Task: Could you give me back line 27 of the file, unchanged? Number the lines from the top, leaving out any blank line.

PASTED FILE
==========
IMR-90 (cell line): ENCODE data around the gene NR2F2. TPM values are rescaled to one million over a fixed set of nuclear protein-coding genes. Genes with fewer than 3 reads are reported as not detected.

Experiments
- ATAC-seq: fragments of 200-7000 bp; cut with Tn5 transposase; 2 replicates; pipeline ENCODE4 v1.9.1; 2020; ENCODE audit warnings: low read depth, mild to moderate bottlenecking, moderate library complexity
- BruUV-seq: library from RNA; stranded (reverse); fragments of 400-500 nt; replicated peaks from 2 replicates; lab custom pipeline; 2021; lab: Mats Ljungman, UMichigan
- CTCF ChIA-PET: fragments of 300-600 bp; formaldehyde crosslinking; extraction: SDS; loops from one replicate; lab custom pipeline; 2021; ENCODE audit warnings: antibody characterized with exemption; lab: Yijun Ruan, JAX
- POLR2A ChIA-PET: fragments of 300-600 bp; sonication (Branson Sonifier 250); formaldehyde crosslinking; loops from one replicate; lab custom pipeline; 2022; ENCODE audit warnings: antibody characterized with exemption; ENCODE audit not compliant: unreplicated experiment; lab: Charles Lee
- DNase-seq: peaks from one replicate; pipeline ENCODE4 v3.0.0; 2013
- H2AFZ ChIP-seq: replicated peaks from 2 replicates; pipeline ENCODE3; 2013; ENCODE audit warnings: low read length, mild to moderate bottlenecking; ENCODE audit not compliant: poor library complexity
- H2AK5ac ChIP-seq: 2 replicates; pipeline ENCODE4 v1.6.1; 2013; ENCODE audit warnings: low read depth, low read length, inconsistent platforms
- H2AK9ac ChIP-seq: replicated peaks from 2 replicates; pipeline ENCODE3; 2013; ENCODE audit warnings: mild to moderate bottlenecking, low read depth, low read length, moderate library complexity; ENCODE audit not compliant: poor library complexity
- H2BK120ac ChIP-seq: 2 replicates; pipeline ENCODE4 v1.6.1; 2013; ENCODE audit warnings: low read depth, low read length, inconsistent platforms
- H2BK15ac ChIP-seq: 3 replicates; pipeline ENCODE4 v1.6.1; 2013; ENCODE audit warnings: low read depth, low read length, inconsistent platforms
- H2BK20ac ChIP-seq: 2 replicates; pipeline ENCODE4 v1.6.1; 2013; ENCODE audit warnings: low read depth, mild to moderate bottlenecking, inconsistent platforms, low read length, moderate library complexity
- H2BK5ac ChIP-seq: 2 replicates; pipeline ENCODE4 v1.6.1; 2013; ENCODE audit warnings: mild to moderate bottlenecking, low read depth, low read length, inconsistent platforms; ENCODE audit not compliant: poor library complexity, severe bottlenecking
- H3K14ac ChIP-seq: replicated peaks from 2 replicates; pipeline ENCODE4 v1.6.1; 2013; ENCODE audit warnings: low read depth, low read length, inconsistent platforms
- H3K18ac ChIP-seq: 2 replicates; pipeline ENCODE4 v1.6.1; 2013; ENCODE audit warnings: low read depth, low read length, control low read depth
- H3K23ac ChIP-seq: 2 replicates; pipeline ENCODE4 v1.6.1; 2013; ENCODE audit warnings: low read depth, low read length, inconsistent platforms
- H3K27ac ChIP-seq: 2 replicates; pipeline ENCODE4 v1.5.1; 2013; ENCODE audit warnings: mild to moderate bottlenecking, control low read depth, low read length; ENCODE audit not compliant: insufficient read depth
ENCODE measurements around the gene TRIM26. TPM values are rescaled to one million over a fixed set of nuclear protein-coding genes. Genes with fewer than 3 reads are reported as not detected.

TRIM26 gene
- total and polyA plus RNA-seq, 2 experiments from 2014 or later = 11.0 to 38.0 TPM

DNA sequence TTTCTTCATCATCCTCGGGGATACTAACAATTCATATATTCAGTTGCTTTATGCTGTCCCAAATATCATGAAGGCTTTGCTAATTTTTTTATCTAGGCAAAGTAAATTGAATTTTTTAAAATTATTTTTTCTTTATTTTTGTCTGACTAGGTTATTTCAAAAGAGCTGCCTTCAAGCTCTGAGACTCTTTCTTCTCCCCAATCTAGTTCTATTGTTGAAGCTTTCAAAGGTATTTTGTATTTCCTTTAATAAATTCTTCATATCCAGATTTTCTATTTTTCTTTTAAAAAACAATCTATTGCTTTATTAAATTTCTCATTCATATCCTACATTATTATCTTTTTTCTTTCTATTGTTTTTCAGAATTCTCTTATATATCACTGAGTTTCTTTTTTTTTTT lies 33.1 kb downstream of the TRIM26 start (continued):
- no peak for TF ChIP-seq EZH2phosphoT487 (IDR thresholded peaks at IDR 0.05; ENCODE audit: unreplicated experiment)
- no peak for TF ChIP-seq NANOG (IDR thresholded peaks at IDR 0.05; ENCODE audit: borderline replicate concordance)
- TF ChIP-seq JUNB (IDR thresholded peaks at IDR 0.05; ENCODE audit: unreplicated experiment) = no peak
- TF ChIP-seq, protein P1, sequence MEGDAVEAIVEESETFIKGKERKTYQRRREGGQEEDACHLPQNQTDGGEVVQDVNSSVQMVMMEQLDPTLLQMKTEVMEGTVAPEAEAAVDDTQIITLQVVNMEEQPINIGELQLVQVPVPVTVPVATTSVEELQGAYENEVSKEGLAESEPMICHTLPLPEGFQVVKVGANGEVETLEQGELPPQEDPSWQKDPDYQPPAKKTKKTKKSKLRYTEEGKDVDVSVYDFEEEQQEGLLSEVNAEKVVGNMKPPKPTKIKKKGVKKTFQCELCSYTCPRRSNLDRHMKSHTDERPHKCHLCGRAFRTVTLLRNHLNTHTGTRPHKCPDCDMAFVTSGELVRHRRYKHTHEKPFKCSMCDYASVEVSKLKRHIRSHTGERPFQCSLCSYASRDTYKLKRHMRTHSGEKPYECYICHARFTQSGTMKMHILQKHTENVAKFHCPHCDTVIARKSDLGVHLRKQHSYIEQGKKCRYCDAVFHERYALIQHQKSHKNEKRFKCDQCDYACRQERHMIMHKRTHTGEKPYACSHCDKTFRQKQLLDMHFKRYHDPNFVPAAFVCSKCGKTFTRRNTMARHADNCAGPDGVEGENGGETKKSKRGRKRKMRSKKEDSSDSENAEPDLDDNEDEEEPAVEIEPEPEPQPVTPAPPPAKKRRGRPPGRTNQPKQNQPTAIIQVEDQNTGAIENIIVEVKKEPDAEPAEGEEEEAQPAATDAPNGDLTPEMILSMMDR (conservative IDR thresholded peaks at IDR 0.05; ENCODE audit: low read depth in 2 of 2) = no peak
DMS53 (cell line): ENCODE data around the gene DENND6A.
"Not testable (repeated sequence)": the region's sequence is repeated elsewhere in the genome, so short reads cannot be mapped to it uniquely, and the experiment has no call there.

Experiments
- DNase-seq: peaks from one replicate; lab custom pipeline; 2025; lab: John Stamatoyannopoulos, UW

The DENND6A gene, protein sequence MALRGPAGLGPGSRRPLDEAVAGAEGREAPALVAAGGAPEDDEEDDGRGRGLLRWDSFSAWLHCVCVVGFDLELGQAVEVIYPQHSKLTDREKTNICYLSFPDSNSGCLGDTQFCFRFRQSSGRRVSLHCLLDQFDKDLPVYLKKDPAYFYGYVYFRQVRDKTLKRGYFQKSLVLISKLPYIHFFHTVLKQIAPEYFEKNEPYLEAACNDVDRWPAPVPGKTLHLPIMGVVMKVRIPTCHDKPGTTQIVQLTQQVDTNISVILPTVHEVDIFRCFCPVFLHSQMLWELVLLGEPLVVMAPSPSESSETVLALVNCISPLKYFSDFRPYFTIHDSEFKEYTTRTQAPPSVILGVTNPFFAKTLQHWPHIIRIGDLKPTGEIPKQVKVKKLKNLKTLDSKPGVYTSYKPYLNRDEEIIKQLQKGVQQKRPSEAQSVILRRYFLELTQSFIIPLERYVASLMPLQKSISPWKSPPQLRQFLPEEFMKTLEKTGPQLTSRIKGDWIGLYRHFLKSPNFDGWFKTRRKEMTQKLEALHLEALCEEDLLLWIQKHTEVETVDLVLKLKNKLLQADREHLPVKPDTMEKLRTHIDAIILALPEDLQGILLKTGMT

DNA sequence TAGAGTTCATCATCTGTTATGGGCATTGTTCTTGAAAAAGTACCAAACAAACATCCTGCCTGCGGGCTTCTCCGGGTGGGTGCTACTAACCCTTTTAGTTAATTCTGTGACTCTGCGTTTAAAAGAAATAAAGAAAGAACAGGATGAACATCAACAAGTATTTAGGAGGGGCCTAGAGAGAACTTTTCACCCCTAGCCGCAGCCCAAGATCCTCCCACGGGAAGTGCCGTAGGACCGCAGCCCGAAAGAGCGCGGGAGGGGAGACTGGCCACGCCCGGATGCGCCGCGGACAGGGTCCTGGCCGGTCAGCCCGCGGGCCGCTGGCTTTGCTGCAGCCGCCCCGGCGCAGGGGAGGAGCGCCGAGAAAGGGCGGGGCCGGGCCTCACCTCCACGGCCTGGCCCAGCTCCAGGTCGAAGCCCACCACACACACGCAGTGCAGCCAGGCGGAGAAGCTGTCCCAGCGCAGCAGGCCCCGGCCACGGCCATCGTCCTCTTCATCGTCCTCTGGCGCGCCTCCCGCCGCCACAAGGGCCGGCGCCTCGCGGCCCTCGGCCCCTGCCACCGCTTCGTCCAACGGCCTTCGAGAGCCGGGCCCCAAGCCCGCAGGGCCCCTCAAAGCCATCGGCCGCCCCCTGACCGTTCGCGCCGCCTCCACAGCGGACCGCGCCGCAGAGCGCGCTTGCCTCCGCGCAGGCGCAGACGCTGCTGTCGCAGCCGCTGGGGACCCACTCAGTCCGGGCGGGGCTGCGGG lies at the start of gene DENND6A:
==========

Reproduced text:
DMS53 (cell line): ENCODE data around the gene DENND6A.